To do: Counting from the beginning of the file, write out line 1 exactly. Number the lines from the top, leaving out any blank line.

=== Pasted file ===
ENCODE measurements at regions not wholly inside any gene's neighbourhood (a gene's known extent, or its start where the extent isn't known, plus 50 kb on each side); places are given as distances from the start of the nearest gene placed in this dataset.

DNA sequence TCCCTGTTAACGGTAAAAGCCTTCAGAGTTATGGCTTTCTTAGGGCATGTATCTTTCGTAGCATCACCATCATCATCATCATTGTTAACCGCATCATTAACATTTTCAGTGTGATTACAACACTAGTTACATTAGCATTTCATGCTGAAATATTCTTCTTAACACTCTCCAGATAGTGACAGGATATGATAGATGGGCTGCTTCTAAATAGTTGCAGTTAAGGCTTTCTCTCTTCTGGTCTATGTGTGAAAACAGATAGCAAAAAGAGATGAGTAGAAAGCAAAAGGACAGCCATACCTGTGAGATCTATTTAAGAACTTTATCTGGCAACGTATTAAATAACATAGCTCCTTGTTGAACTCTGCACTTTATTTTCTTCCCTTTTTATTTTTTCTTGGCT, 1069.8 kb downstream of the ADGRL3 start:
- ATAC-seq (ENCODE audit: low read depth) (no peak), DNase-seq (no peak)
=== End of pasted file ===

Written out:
ENCODE measurements at regions not wholly inside any gene's neighbourhood (a gene's known extent, or its start where the extent isn't known, plus 50 kb on each side); places are given as distances from the start of the nearest gene placed in this dataset.